The true OpenFlow zealots would love you to believe that you can drop whatever you’ve been doing before and replace it with a clean-slate solution using dumbest (and cheapest) possible switches and OpenFlow controllers.
In real world, your shiny new network has to communicate with the outside world … or you could take the approach most controller vendors did, decide to pretend STP is irrelevant, and ask people to configure static LAGs because you’re also not supporting LACP.
Hybrid-mode OpenFlow with traditional control plane
If you’re implementing hybrid-mode OpenFlow, you’ll probably rely on the traditional software running in the switches to handle the boring details of control-plane protocols and use OpenFlow only to add new functionality (example: edge access lists).
Needless to say, this approach usually won’t result in better forwarding behavior. For example, it would be hard to implement layer-2 multipathing in hybrid OpenFlow network if the switches rely on STP to detect and break the loops.
OpenFlow-based control plane
In an OpenFlow-only network, the switches have no standalone control plane logic, and thus the OpenFlow controller (or a cluster of controllers) has to implement the control plane and control-plane protocols. This is the approach Google used in their OpenFlow deployment – the OpenFlow controllers run IS-IS and BGP with the outside world.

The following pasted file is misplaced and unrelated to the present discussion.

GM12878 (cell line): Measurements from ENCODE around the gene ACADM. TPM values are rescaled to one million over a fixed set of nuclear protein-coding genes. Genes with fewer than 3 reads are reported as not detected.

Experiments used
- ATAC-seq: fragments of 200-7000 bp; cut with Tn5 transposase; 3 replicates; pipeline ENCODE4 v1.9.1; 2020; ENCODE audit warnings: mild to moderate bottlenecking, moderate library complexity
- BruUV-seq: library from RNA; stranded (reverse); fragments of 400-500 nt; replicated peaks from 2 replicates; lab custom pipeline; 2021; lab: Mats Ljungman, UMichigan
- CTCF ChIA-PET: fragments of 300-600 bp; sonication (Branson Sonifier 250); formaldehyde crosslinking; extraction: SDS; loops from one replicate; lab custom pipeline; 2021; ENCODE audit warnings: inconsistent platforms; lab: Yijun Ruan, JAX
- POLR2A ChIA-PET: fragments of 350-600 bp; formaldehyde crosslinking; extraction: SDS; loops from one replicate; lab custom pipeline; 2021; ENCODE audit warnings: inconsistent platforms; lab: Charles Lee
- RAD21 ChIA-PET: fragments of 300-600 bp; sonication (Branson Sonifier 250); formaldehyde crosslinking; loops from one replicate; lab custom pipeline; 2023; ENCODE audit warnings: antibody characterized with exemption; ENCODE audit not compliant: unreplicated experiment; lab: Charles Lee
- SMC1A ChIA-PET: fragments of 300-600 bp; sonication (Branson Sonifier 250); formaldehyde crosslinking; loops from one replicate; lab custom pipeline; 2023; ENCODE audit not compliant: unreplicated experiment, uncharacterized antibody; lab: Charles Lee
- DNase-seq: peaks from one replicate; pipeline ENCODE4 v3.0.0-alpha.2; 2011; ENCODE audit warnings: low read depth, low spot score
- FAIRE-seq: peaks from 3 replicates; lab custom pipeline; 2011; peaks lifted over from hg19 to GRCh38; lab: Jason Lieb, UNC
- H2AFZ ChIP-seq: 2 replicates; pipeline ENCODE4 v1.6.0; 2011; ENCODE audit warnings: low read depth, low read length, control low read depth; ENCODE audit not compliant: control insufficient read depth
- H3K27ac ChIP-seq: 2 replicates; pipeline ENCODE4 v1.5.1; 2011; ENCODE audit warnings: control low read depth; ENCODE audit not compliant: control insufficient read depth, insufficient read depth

OpenFlow protocol provides two messages the controllers can use to implement any control-plane protocol they wish:
- The Packet-out message is used by the OpenFlow controller to send packets through any port of any controlled switch.
- The Packet-in message is used to send messages from the switches to the OpenFlow controller. You could configure the switches to send all unknown packets to the controller, or set up flow matching entries (based on controller’s MAC/IP address and/or TCP/UDP port numbers) to select only those packets the controller is truly interested in.
For example, you could write a very simple implementation of STP (similar to what Avaya is doing on their ERS-series switches when they run MLAG) where the OpenFlow controller would always pretend to be the root bridge and shut down any ports where inbound BPDUs would indicate someone else is the root bridge:
- Get the list of ports with Read State message;
- Send BPDUs through all the ports claiming the controller is the root bridge with very high priority;
- Configure flow entries that match the multicast destination address used by STP and forward those packets to the controller;
- Inspect incoming BPDUs, and shut down the port if the BPDU indicates someone else claims to be a root bridge.
OpenFlow protocol allows you to implement any control-plane protocol you wish in the OpenFlow controller; if a controller does not implement the protocols you need in your data center, it’s not due to lack of OpenFlow functionality, but due to other factors (fill in the blanks).
If the OpenFlow product you’re interested in uses hybrid-mode OpenFlow (where the control plane resides in the traditional switch software) or uses OpenFlow to program overlay networks (example: Nicira’s NVP), you don’t have to worry about its control-plane protocols.
If, however, someone tries to sell you software that’s supposed to control your physical switches, and does not support the usual set of protocols you need to integrate the OpenFlow-controlled switches with the rest of your network (example: STP, LACP, LLDP on L2 and some routing protocol on L3), think twice. If you use the OpenFlow-controlled part of the network in an isolated fabric or small-scale environment, you probably don’t care whether the new toy supports STP or OSPF; if you want to integrate it with the rest of your existing data center network, be very careful.